Regards Englander
 

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The Hog Whisperer (Administrator)
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With good lube... and I'll leave it to others to define 'good'.... I'd suspect that 1800-2000fps would be easily attainable.

Wheel weights make a pretty good bullet, really, and will even give a bit of expansion in that velocity range without shattering.

Oh is that a gas check bullet?  If plain base, the ports may cause problems at higher velocity, but might work OK at slower speeds.
 

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Englander,

For flux, (one that won't flash at high temps like wax), try using some dried pine-pitch.  Just a little dab the size of your little fingernail will flux a 20 lb. pot nicely!  I don't know what you have in your neck of the woods across the pond, but anywhere a pine tree has been injured, beetle-bored, or pruned, there will be sap oozing out, and solidifying into nice, hard amber colored chunks that can easily be collected.  Just a few ounces of dried pitch will last a long time for the average bullet caster.

Interesingly, I've used just about any concoction imaginable to flux lead alloys, and have found nothing better than pine-pitch.  It does smoke a bit, but you should be casting with good ventilation anyhow, so it shouldn't be an issue.

Happy casting!

Marshall

Oh, Mike,

The Lee .430-310 FN is a gas-checked bullet, and carries two crimp grooves! <!--emo&:)--><img src="http://beartoothbullets.com/iB_html/non-cgi/emoticons/smile.gif" border="0" valign="absmiddle" alt=':)'><!--endemo-->
 
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Englander,

Welcome to the fold of 444 shooters.
I've been using the Lee 310 mold. Wheel weights  give me 326gr counting the Hornady gas check and my lube.I push them to 2225fps so far with no leading, I also quench while molding.
The recoil with these loads is VERY noticeable.
I learn something new every time I visit this site, I'll have to try Marshall's sugestion about
pine pitch. Good luck with your new toy.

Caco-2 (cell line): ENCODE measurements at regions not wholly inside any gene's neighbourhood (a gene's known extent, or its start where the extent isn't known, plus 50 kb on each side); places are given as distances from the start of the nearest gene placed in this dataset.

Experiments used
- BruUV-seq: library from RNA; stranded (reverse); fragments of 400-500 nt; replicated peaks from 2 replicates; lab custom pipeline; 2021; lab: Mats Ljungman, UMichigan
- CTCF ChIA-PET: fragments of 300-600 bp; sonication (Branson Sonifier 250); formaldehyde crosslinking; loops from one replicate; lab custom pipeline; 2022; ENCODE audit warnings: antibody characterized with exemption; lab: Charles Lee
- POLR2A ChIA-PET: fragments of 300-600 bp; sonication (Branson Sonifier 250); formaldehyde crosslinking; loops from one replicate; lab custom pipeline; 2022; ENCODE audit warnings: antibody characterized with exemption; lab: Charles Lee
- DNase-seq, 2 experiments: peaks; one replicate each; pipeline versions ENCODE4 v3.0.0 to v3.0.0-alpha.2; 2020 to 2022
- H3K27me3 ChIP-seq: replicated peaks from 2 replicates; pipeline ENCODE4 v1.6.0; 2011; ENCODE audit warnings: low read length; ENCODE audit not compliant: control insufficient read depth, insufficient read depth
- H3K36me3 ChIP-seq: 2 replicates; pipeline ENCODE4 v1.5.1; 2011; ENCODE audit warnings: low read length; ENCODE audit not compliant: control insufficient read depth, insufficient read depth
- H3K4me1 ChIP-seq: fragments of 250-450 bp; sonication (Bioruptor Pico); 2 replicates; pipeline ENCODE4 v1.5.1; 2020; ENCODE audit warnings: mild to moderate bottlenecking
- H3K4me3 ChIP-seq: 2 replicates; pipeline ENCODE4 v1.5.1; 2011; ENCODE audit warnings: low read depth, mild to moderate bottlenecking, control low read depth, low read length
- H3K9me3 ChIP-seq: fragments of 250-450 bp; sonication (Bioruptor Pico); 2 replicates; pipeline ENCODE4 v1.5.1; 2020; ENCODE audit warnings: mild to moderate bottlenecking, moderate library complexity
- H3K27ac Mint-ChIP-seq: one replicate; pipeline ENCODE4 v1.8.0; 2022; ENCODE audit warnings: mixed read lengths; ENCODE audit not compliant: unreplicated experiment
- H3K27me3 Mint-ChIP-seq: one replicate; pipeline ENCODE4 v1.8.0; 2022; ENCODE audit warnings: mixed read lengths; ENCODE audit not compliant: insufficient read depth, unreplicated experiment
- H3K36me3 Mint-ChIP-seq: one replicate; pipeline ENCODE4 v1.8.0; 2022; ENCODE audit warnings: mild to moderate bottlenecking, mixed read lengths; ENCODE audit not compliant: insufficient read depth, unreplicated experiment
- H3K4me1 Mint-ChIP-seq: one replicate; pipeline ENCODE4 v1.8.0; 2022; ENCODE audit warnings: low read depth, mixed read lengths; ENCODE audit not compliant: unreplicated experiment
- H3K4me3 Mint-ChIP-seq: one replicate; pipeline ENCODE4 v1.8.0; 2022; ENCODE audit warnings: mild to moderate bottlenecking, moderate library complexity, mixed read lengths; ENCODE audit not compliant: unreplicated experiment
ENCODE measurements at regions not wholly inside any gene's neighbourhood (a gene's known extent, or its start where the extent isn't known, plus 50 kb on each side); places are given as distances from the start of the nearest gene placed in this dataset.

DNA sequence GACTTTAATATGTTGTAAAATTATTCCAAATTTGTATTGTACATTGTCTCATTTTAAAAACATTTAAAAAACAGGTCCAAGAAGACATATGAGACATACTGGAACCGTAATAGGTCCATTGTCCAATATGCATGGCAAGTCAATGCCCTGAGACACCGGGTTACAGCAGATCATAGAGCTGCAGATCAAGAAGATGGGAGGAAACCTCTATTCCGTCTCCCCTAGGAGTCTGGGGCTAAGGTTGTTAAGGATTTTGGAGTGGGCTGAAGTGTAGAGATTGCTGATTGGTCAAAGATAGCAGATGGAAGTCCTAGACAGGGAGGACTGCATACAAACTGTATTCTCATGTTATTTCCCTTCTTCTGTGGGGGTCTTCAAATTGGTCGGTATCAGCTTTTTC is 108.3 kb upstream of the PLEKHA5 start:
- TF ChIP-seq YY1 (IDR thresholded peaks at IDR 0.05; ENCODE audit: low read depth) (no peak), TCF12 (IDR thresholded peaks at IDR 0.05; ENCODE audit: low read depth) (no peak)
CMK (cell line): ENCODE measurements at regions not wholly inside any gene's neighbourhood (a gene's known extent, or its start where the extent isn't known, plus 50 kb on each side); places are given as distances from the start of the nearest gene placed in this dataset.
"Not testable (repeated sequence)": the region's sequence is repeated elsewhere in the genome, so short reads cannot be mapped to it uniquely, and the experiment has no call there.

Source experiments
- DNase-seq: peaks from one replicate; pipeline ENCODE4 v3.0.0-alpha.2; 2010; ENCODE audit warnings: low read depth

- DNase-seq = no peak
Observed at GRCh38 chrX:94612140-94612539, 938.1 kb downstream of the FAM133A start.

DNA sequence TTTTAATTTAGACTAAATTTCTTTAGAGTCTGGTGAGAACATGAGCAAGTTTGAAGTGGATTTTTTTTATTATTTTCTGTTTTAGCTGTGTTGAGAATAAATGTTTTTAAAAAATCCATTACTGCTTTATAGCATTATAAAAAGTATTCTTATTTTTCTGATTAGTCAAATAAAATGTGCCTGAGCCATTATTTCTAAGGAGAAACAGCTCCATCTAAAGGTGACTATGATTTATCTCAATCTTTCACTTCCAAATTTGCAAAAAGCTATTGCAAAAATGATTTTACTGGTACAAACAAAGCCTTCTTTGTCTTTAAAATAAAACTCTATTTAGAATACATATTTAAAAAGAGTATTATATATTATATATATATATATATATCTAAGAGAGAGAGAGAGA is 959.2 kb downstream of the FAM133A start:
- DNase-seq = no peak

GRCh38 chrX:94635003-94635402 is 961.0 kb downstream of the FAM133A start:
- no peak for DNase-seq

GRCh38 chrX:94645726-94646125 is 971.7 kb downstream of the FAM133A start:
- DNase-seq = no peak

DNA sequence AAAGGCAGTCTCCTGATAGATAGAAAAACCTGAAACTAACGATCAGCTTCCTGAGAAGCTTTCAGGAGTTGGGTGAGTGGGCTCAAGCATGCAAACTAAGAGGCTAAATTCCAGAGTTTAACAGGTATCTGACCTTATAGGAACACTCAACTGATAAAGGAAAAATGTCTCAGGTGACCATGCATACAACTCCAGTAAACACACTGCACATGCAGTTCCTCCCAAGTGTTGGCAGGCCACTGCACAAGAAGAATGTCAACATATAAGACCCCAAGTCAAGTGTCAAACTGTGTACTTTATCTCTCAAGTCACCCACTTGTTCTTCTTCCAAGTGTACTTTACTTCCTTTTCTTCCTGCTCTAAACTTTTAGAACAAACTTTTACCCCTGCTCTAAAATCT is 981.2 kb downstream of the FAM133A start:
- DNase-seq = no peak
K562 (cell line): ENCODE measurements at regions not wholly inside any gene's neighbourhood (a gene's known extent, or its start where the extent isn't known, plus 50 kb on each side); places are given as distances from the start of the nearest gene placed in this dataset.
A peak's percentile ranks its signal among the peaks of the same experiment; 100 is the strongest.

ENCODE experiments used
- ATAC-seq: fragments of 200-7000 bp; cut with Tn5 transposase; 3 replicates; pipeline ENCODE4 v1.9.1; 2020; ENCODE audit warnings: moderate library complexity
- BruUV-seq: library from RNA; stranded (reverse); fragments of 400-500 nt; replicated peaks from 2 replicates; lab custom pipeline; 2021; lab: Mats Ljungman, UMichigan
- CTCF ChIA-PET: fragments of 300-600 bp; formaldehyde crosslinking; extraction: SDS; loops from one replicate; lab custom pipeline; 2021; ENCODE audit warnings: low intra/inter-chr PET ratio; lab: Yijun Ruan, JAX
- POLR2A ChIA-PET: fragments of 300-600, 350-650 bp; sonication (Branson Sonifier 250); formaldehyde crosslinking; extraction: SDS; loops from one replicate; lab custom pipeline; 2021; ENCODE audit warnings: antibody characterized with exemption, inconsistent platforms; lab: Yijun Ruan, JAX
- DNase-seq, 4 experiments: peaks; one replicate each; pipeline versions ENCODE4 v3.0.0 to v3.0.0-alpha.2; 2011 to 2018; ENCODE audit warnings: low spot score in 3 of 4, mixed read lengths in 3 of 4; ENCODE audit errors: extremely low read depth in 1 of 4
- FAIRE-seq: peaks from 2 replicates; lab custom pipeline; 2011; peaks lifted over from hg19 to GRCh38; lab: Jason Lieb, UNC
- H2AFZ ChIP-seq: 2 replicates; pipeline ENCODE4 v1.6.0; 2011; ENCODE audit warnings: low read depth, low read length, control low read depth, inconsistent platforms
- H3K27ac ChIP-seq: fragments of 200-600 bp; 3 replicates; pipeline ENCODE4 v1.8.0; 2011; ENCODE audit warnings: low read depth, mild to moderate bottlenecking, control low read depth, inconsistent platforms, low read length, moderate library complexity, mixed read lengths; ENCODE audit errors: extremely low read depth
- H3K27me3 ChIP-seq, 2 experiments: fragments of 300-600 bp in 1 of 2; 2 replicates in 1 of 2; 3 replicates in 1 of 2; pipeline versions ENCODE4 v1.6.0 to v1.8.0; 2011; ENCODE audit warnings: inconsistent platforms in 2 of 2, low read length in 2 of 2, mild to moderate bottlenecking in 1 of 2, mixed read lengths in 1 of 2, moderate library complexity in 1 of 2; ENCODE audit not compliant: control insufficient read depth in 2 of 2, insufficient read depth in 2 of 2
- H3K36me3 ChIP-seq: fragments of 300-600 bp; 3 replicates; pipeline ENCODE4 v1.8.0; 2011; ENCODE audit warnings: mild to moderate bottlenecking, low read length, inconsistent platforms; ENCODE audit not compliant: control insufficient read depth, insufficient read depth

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Discussion Starter #10
Hello from Scotland

Thank you all very much gentleman ! What ive learnt from this site over the last few months is mind bogggling !
I shall have to hunt down some Scots pine, a local park has some nice mature ones, im sure the kids will enjoy hunting amber.

Measured the bullets to day they seem to be 325 grains (un-gas checked) and 0.4315 ish ,do you think adding more solder would increase the diameter slightly ?

You realise when my Marlin .444p finally arrives, i probably wont even be able to shoot it ! First i will have to wrestle the guys at the club to get it back ! Im sure it will raise a few eyebrows.

Regards Englander
 

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Discussion Starter #11
Jack R

Wow-thats some load ! 2225 f.p.s ! Bet that rattles your teeth !
Can i ask what powder, load,lube etc you use for this load ? Also is the stated velocity calulated or actually chronographed ? Also which rilfe you are putting it though ? Sorry for so many questions old chap its just im trying to get every scrap of info i can on what is a highly unusal and rare calibre here in Britain.

Regards Englander
 

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The Hog Whisperer (Administrator)
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That diameter of .4315" is good news indeed, you can use either a .432" or .431" sizer and probably get good results.

I'd be tempted to lube them 'as cast' (without sizing) and see how that works.  Stand them up in a pan, pour melted lube in the pan till it covers the grooves, let it harden, and make yourself a 'cutter' out of a cartridge case to free them.  A fired cartridge works well for this.  Either cut the case head off, or drill out the flash hole and push the bullets back out of the case with a nail.

You're on your way!

I noticed that no one has come up with a lube suggestion yet.  So... I'll make a suggestion.  Get some beeswax, and good quality wheel bearing grease.  Mix 50/50 and *carefully* melt them together in a pan (remember that the beeswax is flammable and has a low flash point), and add a little ground up bar soap ('Ivory' brand or any soap without perfumes, etc).  Stir until well mixed.

Start with a small batch till you get this figured out.  Might as well make lube, you're making bullets!
 

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Bear in mind.. or is it Bare end mind
Ohh well
I've never made my own lube but for those times when it got tough or the Federales were getting real rambunctious I learned and remembered a home made lube formula.
1/3 bees wax, 1/3 parafin,1/3 cosmoline. You could add graphite, a bit of soap, throw in some bacon grease for good smelling smoke.
One fellow used Preparation H for cast bullet bench rest shooting.
Jim
 

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Englander,

I just can't let this topic of bullet lube pass by without addressing the issue.  

Bullet lubrication, aside from improper bullet fit is probably the the number one reason for cast bullet load failure!  Bar none!